Theological disclaimer : Johns gospel is ambiguous about the order of the disciples, We know Andrew and one other left John the Baptist, Andrew brought Peter and so there were 3, Philip is called and brings Nathanael. I am assuming John is the mystery disciple and along with him, James.
Nathanael (John 1) | Make 2

 
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Nathanael (John 1) | Direct

 
Nathanael
This Nathanael Bartholomew worksheet plays on the question to Jesus; ‘How do you know me?’. Exploring identity, it is an examination of who we are to our Heavenly Father, how Jesus sees us, and how our identity can be rooted in him. While suitable for individual work it is best completed in small groups.

To complete the worksheet you will need something to write with and a bible (or a new testament). You may also choose to have some colouring pencils for the small sketch.

The PDF can be downloaded by clicking on the image.

 

Nathanael (John 1) | Make

 

twist prayer trees

 
Yippee! My first guest post appeared on Frame Creative Childrens Ministry. Head over there to learn about these Nathanael inspired prayer trees.
 

Nathanael (John 1) | Talk

Nathanael (John 1) | Talk 
If you want the teachers page then please click on the image for the pdf.

Today’s hero is Nathanael, because he shows us the gift of Honesty

Essential Teachers notes:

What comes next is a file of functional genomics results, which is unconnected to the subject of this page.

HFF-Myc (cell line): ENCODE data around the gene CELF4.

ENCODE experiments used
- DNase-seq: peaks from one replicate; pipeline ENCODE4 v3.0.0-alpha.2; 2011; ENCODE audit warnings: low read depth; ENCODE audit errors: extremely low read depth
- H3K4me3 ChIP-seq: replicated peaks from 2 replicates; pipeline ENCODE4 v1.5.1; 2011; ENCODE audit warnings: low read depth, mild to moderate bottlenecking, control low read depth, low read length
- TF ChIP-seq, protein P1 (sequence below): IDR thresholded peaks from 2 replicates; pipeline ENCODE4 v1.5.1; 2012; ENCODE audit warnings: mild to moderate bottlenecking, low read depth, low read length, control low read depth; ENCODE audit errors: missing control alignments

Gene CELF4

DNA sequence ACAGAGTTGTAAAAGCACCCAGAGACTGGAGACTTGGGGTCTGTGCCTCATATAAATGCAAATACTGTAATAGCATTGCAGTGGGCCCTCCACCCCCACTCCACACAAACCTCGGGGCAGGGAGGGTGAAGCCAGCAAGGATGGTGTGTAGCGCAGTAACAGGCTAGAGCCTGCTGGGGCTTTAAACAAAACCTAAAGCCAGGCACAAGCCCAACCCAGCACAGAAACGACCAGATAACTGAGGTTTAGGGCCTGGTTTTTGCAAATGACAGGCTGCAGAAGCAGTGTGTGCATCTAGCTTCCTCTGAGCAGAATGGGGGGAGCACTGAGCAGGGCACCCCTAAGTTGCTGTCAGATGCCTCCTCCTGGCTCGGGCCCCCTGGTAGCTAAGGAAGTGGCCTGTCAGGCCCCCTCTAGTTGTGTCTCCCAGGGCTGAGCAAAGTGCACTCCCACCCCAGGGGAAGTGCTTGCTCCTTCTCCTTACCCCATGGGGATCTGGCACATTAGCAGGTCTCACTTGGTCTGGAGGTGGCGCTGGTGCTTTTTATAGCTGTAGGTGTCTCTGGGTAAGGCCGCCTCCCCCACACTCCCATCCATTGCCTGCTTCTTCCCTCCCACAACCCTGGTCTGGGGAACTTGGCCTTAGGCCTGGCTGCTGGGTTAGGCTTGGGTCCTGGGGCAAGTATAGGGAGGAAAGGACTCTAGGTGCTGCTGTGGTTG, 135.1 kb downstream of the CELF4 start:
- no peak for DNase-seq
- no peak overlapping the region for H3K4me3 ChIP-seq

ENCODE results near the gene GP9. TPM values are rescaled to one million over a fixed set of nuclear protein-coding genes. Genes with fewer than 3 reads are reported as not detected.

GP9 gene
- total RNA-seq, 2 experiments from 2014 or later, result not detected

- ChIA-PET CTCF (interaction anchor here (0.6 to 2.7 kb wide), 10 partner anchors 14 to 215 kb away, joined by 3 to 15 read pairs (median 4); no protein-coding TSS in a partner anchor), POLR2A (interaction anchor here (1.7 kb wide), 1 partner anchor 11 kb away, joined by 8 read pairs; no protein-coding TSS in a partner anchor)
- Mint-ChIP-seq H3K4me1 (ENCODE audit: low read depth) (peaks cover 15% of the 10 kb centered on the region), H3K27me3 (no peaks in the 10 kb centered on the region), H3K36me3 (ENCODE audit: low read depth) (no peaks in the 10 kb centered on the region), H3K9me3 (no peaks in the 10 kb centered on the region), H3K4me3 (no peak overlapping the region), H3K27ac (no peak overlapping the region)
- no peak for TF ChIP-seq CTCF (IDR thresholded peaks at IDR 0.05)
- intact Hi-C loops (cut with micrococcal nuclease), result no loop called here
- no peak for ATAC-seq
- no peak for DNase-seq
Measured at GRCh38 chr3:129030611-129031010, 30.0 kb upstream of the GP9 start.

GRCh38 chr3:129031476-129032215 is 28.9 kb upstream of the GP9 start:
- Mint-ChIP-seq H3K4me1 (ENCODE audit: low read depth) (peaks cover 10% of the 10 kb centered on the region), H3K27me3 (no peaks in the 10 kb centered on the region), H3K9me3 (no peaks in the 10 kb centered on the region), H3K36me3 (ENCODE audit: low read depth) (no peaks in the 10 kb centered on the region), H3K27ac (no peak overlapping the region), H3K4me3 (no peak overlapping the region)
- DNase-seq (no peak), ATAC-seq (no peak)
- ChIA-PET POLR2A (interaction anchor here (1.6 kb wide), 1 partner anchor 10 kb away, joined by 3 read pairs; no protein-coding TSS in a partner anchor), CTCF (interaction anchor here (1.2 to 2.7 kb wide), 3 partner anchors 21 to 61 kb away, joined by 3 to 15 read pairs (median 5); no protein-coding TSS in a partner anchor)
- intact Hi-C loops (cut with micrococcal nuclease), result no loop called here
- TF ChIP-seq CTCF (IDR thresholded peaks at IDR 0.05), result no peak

For this story we are going to assume that Nathanael and Bartholomew are the same character, while some scholars are more convinced of this than others, it is a widely held belief throughout many church traditions. His gift is honesty – sometimes translated as without deceit. because his heart was open and honest he could meet Jesus and see exactly who he was without reservation.

Main Passage : John 1
Additional Passages : Genesis 12, 14,18,19

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Nathanael (John 1) | Heroes

 
Here are the images you need for the hero’s attributes linked to Nathanael (John 1).

Each hero set contains a high quality graphic of the character, a take home bible card and a colouring page.

The images are displayed small here, click on the image you wish to have, then save the image that loads.
(Please note : these images have no watermark but are not copyright free, they are only intended for classroom use.)

 
NB: Nathanael is assumed to be the same as Bartholomew – literally translated bar-tomley – son of Tomley, hence I’ve use Nathanael as a given name and Bartholomew as a surname.
 

English

 

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45-Nathanael45-Nathanael
45-Colouring-page45-Colouring-page

 

German

 

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45-Nathanael45-Nathanael